It can be used to assess the degree of mixing of an incorporated drug. Due to the modulation, reversible and irreversible events can be separated. Furthermore, the value of the Tg is a function of the composition of the homogeneously mixed solid dispersion. It has been shown that the sensitivity of TMDSC is higher than conventional DSC. Therefore this technique can be used to assess the amount of molecularly dispersed drug, and from that the fraction of drug that is dispersed as separate molecules is calculated.

Applications

  1. To increase the solubility of poorly soluble drugs thereby increase the dissolution rate, absorption and bioavailability.
  2. To stabilize unstable drugs against hydrolysis, oxidation, recrimination, isomerisation, photo oxidation and other decomposition procedures.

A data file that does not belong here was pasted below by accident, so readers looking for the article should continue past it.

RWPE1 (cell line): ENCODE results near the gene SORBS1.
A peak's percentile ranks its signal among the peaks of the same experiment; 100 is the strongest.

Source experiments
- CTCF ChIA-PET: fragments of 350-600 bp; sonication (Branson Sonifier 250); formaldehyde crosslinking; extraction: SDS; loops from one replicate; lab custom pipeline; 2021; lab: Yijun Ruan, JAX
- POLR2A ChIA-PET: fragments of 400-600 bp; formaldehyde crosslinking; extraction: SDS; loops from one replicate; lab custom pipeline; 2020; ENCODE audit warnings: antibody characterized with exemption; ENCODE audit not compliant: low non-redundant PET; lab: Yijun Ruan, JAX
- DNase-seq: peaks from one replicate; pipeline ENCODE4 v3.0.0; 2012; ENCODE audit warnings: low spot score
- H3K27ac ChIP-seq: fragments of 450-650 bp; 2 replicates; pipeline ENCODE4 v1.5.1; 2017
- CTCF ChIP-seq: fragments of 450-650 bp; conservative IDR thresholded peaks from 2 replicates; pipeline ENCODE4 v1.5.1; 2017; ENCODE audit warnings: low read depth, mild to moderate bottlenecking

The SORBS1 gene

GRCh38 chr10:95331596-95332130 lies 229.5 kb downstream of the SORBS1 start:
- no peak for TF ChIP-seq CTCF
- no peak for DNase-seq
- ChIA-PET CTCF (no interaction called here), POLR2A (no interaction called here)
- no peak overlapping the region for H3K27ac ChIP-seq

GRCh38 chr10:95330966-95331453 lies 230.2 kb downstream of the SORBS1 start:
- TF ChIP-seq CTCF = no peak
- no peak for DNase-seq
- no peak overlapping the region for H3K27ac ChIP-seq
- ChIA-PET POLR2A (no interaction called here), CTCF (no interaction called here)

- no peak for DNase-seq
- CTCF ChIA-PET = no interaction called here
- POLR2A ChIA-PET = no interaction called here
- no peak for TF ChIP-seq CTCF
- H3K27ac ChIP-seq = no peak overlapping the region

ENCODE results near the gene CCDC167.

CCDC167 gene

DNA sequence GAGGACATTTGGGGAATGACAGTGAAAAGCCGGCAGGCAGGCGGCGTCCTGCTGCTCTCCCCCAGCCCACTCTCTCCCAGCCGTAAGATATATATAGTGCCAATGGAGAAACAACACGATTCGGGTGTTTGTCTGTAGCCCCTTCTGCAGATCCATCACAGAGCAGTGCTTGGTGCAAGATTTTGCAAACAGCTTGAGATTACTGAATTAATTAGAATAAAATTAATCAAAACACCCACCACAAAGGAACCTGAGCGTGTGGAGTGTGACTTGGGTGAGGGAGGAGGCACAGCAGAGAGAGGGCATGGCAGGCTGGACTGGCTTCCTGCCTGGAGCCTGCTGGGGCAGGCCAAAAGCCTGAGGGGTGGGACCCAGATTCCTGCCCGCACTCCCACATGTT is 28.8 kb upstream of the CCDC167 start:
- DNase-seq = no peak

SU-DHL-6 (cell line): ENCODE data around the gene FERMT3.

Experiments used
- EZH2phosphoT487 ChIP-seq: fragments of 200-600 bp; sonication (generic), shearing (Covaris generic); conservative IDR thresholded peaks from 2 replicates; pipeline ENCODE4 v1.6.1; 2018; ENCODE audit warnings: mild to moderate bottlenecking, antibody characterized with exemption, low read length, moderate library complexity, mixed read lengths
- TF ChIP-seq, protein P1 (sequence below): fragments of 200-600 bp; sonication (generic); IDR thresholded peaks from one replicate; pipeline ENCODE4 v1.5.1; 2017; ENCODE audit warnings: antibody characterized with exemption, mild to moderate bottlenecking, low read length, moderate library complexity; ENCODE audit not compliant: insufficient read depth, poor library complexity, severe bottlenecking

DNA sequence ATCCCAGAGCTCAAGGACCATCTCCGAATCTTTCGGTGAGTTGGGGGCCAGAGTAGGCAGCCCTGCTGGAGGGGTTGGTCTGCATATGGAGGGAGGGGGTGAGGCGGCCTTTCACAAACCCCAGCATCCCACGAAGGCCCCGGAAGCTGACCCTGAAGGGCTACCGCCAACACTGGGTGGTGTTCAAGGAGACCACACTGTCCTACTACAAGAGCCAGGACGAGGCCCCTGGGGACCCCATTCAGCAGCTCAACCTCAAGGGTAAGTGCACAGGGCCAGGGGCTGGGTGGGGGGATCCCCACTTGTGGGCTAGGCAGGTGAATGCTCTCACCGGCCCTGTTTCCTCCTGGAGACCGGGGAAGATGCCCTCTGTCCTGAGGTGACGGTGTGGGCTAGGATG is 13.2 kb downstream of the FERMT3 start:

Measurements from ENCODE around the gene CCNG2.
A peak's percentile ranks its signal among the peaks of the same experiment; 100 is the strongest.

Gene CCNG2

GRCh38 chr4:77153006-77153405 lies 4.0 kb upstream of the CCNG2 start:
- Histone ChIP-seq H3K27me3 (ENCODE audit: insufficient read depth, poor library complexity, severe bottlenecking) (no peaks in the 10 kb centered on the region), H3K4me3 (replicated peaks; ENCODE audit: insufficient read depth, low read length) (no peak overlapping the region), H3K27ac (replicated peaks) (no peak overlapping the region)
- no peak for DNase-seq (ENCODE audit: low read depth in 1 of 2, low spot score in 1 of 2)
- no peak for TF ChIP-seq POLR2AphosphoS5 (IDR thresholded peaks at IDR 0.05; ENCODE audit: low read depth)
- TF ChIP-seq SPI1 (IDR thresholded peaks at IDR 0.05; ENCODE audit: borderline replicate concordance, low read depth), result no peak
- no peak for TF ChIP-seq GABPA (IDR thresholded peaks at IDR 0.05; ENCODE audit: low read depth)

3. To reduce side effect of certain drugs.

4. Masking of unpleasant taste and smell of drugs.

5. Improvement of drug release from ointment creams and gels.

6. To avoid undesirable incompatibilities.

7. To obtain a homogeneous distribution of a small amount of drug in solid state.

8. To dispense liquid (up to 10%) or gaseous compounds in a solid dosage.

9. To formulate a fast release primary dose in a sustained released dosage form.

10. To formulate sustained release regimen of soluble drugs by using poorly soluble or insoluble carriers.

11. To reduce pre systemic inactivation of drugs like morphine and progesterone.

CONFLICT OF INTERESTS

Declared None

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About this article

Title

SOLID DISPERSION: A NOVEL APPROACH FOR POORLY WATER SOLUBLE DRUGS

Date

17-10-2015

Additional Links

Manuscript Submission

Journal

International Journal of Current Pharmaceutical Research
Vol 7, Issue 4, 2015 Page: 1-8

Online ISSN

0975-7066

Statistics

257 Views | Downloads

Authors & Affiliations

Shirke Sh.
Department of pharmaceutics, satara college of pharmacy, satara

Shewale Sb.

Kulkarni As.

Aloorkar Nh.